So, if so many insurance agents believe that employers are executing a flawed process, why do so few take on the issue and invite the employer to engage in a conversation about it?

The rationalizations are many, including but not limited to:

  • “I might offend the decision maker;”
  • “I will follow their process at the early stages and try to pivot later in the sales process;” and
  • “I am trying to give them what they want.”

We encourage insurance agents to lead and take on the tough conversations.  Allowing an employer to follow a flawed process is like letting your children play in the traffic.  They may not get hit by a car, but they are at greater risk and danger. 

Ask yourself, are you enabling risky behavior, or are you leading employers to a better and safer future?

First Appointment Tension

Insurance agents like to be liked.  As a result, they tend to avoid engaging in conversations that might elicit tension or consternation on behalf of the prospect.  However, it there is not the least bit of tension during a first meeting, then it is unlikely the agent is bringing new ideas. 

Employers want, if not demand new ideas.  They don’t have time for the same old story.  They are too busy and stressed to listen to a pitch they have heard countless times.  They may not tell you, but they want to be pushed out of their comfort zone and see their challenges in a new way.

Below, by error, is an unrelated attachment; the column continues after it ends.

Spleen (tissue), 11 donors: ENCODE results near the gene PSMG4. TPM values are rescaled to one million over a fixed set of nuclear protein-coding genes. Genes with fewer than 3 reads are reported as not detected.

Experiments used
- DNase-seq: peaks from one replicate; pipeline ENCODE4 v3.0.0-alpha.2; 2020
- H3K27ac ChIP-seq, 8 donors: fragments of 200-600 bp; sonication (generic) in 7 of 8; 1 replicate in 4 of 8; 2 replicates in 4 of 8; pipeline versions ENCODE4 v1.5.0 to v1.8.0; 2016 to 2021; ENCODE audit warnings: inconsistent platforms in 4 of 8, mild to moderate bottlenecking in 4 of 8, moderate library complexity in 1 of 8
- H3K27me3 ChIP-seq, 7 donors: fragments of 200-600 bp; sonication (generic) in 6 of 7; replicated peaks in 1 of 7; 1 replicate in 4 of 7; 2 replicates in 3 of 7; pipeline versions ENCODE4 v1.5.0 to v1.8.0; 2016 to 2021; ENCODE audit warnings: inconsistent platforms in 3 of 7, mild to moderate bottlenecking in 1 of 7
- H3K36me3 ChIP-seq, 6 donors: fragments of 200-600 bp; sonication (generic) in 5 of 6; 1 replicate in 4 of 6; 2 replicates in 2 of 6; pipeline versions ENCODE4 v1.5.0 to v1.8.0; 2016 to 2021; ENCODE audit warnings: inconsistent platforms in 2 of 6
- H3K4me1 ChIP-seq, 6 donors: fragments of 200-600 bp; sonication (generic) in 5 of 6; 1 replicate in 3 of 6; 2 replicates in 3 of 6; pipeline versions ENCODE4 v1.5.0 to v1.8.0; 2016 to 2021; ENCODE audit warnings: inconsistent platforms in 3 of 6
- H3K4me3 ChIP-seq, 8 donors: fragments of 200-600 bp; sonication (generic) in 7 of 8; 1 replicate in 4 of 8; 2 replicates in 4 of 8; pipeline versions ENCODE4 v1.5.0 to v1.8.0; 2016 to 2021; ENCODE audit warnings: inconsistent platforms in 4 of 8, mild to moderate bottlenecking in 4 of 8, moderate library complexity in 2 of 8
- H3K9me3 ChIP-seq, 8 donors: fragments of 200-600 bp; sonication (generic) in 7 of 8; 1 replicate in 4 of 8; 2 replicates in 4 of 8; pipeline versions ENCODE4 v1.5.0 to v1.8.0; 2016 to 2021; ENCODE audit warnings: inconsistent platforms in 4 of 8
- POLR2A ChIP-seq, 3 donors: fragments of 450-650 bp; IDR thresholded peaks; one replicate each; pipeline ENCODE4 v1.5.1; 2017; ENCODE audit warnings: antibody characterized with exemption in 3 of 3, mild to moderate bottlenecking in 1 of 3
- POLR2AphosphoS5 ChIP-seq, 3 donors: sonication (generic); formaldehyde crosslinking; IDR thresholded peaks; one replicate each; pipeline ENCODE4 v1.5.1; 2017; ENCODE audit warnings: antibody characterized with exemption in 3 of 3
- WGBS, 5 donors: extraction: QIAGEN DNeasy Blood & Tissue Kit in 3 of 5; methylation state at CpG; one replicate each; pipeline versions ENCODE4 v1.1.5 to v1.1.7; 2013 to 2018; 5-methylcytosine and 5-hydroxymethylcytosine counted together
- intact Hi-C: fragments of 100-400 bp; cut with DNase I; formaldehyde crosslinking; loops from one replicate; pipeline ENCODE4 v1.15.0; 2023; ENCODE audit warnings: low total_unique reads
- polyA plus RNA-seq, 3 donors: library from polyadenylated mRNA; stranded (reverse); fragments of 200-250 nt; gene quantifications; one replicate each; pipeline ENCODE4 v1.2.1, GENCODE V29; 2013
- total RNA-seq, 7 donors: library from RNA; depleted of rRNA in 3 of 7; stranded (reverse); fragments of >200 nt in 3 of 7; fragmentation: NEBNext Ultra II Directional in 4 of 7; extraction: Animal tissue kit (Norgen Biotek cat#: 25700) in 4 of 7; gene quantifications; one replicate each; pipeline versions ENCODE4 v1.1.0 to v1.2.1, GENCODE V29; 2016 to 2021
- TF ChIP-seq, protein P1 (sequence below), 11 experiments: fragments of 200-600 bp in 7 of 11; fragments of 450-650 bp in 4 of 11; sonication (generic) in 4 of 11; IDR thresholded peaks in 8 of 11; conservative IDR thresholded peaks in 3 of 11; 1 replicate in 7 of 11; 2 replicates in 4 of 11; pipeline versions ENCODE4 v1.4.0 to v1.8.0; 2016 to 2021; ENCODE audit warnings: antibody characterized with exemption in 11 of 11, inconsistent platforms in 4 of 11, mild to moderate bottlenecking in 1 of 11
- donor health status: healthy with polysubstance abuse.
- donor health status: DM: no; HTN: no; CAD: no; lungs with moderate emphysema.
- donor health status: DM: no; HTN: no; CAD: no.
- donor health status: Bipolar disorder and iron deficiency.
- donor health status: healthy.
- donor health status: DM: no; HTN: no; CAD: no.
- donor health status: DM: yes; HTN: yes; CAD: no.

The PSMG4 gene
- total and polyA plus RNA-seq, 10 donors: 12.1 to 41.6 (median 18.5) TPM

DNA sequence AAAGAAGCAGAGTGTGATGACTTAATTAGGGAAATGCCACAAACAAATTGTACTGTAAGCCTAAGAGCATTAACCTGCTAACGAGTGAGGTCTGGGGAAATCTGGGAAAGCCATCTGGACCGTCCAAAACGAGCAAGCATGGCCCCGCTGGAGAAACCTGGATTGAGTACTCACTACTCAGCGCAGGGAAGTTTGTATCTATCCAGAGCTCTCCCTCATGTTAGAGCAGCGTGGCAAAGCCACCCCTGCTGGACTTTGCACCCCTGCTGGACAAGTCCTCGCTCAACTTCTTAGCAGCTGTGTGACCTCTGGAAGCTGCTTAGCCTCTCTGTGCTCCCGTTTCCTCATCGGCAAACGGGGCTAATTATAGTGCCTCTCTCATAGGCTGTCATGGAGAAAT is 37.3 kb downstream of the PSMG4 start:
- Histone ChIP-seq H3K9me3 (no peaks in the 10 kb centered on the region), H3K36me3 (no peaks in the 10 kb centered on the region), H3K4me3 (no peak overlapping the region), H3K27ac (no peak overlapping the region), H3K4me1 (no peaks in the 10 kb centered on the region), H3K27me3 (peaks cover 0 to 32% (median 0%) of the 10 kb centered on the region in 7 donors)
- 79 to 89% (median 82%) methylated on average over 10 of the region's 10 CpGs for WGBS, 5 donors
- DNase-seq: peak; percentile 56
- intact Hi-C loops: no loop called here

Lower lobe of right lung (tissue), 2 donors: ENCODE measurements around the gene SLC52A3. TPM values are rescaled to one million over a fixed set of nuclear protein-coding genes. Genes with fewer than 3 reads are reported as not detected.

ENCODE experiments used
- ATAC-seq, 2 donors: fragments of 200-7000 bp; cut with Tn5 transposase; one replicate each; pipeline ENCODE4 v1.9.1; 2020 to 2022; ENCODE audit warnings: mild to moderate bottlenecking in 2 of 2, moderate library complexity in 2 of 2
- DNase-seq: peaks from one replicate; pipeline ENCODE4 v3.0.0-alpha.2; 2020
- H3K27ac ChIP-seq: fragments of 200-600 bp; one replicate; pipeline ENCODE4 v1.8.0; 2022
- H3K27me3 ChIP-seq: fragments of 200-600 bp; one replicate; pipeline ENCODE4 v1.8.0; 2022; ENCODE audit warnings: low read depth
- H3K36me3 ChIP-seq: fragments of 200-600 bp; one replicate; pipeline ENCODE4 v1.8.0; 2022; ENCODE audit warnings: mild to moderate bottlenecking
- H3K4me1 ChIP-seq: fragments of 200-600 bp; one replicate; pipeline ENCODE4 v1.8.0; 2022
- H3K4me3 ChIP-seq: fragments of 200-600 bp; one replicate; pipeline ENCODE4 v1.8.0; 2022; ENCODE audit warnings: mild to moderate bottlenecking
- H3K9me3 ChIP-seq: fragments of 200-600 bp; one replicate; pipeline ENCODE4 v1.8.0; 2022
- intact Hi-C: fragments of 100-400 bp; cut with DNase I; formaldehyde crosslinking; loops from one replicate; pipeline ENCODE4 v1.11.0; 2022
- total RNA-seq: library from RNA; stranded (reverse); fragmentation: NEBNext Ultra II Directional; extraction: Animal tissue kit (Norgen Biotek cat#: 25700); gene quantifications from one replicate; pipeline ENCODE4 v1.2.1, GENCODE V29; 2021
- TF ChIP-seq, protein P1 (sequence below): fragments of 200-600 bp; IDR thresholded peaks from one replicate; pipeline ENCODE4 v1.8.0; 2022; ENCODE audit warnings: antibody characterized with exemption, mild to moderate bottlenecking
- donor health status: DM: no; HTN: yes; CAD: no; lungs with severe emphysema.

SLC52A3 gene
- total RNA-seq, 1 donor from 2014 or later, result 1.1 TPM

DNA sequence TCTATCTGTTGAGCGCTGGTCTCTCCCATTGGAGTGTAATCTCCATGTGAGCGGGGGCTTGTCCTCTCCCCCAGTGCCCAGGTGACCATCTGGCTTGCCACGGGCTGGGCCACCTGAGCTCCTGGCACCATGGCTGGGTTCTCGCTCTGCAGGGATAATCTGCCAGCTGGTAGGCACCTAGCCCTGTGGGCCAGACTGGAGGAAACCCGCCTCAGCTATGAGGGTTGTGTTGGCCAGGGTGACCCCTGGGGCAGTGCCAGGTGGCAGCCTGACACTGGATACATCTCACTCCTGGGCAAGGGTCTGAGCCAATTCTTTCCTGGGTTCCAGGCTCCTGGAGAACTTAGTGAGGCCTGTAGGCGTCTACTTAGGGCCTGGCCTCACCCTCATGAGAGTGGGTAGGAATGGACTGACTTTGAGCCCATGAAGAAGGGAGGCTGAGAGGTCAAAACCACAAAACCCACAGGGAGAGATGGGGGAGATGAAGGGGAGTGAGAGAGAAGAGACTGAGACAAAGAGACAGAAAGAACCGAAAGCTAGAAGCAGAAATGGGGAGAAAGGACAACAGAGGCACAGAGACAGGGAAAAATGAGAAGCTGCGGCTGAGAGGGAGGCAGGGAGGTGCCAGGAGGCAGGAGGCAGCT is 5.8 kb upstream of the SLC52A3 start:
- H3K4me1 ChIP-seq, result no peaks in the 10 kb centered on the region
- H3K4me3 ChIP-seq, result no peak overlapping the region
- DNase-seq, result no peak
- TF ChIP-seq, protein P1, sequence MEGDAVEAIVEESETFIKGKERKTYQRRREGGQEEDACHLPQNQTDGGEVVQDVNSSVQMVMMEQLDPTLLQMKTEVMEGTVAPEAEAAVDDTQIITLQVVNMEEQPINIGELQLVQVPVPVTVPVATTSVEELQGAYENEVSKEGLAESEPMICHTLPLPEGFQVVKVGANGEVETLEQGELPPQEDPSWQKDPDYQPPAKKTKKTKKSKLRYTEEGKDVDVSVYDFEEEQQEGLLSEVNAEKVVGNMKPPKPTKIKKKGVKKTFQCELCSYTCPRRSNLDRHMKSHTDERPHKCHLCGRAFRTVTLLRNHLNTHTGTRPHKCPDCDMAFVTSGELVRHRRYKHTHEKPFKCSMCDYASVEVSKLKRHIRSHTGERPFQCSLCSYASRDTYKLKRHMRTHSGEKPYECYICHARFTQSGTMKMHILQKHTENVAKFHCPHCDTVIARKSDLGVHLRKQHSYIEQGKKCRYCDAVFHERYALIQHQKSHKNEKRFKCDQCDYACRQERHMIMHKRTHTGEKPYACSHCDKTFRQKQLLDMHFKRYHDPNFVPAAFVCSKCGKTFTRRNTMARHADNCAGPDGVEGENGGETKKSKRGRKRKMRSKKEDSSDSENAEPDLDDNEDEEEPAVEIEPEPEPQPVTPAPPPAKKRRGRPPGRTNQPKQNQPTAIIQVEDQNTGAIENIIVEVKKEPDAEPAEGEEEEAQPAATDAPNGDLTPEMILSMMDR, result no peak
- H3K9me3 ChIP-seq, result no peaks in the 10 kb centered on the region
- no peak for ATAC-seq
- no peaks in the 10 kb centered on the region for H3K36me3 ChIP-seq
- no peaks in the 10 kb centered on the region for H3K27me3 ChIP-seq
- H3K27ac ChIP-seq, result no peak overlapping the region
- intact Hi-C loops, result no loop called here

Ask yourself, is there any tension in the room when you are engaged in a first meeting?  If not, how are you different from every other agent?  Why should the prospect continue to engage with you?

Creating some tension does not mean you should be arrogant or prickly.  It just means that there is rarely positive change without some uncomfortable moments.  Your tonality and body language will provide the cues that it is safe to take on the tough issues with you.

Can you create tension without alienating the prospect?  If not, this is a critical skill you must enhance.


Primary Objective of Insurance Agents